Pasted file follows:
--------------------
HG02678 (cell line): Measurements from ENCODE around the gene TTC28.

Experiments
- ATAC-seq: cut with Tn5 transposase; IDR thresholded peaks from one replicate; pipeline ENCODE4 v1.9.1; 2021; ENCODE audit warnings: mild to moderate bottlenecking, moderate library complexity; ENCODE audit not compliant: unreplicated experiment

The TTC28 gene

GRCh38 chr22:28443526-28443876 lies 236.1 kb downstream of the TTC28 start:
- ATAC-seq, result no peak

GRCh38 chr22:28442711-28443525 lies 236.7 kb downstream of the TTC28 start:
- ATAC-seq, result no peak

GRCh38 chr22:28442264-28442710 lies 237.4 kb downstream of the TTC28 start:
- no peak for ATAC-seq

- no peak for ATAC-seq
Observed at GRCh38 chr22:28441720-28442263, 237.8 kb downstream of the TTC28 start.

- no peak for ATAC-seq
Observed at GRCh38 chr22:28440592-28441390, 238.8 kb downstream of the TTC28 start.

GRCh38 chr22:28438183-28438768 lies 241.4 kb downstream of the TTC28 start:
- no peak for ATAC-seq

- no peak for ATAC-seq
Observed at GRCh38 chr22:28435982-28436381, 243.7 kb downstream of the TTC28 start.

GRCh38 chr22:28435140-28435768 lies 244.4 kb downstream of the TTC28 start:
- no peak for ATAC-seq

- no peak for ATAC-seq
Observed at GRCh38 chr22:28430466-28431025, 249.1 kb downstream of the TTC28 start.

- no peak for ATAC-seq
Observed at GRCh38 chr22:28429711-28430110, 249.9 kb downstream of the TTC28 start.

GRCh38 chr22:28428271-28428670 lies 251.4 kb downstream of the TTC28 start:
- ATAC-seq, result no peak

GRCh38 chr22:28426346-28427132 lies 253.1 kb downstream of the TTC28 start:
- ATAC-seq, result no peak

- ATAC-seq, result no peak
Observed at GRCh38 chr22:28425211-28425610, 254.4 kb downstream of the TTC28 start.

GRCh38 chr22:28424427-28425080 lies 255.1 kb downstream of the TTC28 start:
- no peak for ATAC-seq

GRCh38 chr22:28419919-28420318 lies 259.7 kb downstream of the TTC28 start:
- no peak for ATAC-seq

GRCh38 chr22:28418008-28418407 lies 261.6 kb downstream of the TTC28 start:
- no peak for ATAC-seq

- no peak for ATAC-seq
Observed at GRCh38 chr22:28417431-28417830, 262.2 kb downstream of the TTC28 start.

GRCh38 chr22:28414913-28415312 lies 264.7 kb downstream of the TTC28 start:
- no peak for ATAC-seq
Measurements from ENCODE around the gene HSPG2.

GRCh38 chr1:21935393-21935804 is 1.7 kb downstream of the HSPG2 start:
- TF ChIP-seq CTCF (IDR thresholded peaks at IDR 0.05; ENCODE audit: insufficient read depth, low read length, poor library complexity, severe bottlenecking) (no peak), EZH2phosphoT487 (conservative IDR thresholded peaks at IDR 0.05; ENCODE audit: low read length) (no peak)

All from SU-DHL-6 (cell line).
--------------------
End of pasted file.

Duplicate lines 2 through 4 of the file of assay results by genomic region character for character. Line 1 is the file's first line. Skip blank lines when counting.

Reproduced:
Experiments
- ATAC-seq: cut with Tn5 transposase; IDR thresholded peaks from one replicate; pipeline ENCODE4 v1.9.1; 2021; ENCODE audit warnings: mild to moderate bottlenecking, moderate library complexity; ENCODE audit not compliant: unreplicated experiment

The TTC28 gene